The Bloodhound is the oldest of all the scent hounds and the one with the sharpest sense of smell. That means she’s also a favorite with law enforcement, as she can tirelessly track suspects or support search and rescue operations with a high degree of success — even though she will not hold or attack the object of her pursuit, preferring to wait for her handler. Their success as hunters in catching human quarry is so great that they are are one of handful of breeds whose findings can be used and upheld as testimony in a court of law.
Bloodhounds are one of the many “gentle giant” breeds who transition easily from a day of work to an evening with the family. They have enjoyed a steady presence in popular culture; for example, the family dog Ladybird in the animated series King of the Hill is a bloodhound, as are the “Bumpuses’ hounds,” a pack that lives next door to Ralphie Parker’s family and ultimately runs off with their Thanksgiving turkey in A Christmas Story. A Bloodhound is also one of the show champion hopefuls in the classic Christopher Guest mockumentary Best in Show.
Bloodhound history is thought to reach as far back as the third century A.D., when they are thought to have been selectively bred for centuries with other dogs in the Mediterranean region. Today’s Bloodhound is believed to descend from two known dogs of this period: the St. Hubert’s Hound and the Southern Hound. The British began breeding today’s Bloodhound in the 11th and 12th centuries; eventually, the breed was so highly regarded in Great Britain that the royals and high-ranking church officials kept packs of them.
Over time, England’s deer population waned and hunters turned to foxes as their new quarry. Fox-hunting required a dog with a speedier gait than the Bloodhound, and the Foxhound soon supplanted the Bloodhound as hunting companion of choice. The British Bloodhound, as she became known, nearly disappeared in England the post-World War II years, but by that time she had gradually become a favorite in “the Colonies” among soldiers in battle and police tracking criminals. Bloodhounds were accepted into the American Kennel Club’s Hound Group in 1885.
A bloodhound is at her happiest when tracking. The problem-solving aspect of tracking satisfies her high intelligence and need to solve problems. A Bloodhound was part of the team that collared prison escapee James Earl Ray, murderer of Dr. Martin Luther King Jr. However, if you’re not a hunter or employed in law enforcement, you and your Bloodhound can still enjoy hiking, bicycling and walking together.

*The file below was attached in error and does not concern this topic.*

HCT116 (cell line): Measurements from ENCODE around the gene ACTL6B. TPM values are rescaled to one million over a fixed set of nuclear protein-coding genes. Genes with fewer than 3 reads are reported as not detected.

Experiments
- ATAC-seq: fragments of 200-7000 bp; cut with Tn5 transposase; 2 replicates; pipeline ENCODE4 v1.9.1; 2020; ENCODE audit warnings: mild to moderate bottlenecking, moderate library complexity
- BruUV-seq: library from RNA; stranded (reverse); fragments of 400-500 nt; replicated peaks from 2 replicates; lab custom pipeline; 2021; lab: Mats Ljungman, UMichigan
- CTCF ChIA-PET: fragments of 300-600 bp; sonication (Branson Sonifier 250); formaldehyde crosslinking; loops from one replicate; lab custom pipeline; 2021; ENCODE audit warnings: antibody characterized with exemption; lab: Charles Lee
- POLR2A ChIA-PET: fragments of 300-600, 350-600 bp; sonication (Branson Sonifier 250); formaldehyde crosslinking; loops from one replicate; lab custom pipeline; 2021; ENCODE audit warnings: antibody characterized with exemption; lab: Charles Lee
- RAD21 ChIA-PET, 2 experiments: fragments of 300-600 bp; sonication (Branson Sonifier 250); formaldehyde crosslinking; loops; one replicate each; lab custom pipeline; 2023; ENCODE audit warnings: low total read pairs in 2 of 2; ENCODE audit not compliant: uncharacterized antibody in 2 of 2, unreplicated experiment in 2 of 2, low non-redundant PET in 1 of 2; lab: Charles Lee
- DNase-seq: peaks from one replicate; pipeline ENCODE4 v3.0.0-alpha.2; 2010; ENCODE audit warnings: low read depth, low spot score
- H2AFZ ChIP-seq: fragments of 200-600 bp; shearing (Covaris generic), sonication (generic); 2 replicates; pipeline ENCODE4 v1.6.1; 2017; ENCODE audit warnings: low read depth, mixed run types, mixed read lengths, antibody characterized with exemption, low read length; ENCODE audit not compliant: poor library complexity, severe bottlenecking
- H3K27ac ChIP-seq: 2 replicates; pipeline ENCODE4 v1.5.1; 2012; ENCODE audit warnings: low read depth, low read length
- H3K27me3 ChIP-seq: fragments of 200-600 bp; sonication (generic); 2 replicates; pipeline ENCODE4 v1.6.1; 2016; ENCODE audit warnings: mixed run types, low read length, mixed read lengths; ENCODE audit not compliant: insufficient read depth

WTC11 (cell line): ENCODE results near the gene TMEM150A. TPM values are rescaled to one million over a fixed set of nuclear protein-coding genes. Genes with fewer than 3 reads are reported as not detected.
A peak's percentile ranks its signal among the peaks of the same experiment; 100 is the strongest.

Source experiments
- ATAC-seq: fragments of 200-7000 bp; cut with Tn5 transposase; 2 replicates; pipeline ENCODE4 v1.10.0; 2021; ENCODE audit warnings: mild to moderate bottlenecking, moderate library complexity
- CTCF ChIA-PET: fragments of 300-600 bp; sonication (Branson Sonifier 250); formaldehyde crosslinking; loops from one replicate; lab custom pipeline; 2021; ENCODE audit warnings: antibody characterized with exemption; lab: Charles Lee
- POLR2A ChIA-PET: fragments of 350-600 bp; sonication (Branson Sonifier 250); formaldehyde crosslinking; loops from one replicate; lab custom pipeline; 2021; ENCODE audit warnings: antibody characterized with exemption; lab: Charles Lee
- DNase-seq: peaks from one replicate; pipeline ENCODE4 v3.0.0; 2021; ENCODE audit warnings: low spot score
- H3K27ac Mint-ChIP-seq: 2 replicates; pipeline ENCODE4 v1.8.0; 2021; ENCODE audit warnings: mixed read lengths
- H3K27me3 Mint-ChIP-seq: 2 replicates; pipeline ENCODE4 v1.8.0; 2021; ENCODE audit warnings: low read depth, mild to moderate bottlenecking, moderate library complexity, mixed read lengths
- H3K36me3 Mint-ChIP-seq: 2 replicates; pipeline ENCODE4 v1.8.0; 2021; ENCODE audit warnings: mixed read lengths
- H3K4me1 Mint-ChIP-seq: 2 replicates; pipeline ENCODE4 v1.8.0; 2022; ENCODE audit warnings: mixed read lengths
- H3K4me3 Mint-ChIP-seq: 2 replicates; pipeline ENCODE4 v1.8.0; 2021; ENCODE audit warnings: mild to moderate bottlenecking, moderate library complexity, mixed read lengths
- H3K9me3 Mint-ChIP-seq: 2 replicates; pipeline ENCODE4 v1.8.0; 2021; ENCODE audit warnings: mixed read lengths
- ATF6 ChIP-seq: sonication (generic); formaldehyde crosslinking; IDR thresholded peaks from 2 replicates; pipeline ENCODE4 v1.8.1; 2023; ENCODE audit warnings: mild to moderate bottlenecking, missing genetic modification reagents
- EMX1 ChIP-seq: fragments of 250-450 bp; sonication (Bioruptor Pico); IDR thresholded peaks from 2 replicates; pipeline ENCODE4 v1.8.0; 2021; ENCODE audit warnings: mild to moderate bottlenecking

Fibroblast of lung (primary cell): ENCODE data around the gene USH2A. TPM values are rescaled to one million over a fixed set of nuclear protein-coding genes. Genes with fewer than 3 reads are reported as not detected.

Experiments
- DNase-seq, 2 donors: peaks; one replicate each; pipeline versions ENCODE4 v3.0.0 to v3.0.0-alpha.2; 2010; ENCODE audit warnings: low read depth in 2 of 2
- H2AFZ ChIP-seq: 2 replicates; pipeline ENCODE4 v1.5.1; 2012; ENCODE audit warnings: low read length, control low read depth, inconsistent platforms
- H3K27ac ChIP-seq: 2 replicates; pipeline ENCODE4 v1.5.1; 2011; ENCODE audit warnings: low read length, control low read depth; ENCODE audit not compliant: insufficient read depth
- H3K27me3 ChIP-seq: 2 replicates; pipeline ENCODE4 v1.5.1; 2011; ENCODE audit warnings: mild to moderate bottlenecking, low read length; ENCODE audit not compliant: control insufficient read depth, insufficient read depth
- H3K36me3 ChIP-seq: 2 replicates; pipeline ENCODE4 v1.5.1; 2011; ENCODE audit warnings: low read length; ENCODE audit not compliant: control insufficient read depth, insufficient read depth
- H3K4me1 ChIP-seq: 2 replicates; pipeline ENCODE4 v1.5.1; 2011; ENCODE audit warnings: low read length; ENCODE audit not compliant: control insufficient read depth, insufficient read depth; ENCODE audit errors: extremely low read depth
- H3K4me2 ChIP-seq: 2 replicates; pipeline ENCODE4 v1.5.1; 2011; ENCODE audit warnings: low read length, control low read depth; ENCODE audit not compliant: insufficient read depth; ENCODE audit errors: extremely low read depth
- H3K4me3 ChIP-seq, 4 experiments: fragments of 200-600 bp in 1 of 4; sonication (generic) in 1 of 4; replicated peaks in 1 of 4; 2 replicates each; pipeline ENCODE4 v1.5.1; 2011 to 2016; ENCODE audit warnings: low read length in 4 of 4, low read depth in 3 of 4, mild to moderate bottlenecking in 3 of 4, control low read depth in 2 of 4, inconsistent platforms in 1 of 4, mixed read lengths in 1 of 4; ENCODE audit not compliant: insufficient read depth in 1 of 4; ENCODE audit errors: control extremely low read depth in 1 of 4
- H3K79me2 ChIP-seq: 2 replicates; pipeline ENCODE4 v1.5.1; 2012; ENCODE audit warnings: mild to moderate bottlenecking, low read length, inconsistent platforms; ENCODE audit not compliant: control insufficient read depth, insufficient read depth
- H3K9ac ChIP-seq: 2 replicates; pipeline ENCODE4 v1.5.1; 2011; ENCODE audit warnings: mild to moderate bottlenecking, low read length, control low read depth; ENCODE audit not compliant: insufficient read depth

The adult male Bloodhound stands 25 to 27 inches; the female, 23 to 25 inches. Her expression is solemn and wise, yet easily approachable. She makes a great dog for families of all sizes and ages. Weights range between 80 and 100 pounds.
The characteristic wrinkles for which this breed is so well known actually serve a purpose. When the dog catches a scent, she’ll place her face to the ground. The folds form a circle around the dog’s nose so she can stay on the scent.
AKC-accepted color combinations for the breed are black and tan, liver and tan, or red. There may be a small amount of white that appears at the feet, chest or tail tip. But remember, your purebred or mixed-breed Bloodhound can be just as much fun on the trail or by the hearth.
Bloodhounds make good companions for “outdoorsy” people or families, but as long as they get adequate exercise, they don’t necessarily require a large yard and can live in an apartment.
The Bloodhound does have a long adolescence, so don’t expect to see here energy abate too much in her first three years. But she does eventually settle into a docile, sweet companion who obeys her handler’s indoor commands.
Bloodhounds live between eight and 10 years, on average. They are at some risk for gastric dilation and bloat (also called volvulous), which can quickly become fatal; if your dog begins vomiting small amounts without emptying the stomach, consult your veterinarian immediately.
Bloodhounds can also be subject to ear infections, entropion (usually of the upper eyelids), ectropion, keratoconjunctivitis sicca (dry eye), prolapse of the gland of the nictitating membrane (“cherry-eye”) and hip dysplasia.
Bloodhounds shed heavily during shedding season, but they shed a small amount year-round as well. Weekly brushing is recommended to keep the hair under control, and a hound mitt is recommended to protect owners and hounds alike from matts, butts and other debris.
The American Bloodhound Club has a page on its website (americanbloodhoundclub.org/breeder-referral/) that lists bloodhound rescue organizations in different regions of the U.S. If you can’t find one near you, simply Google “Bloodhound Rescue” and the name of a city near you.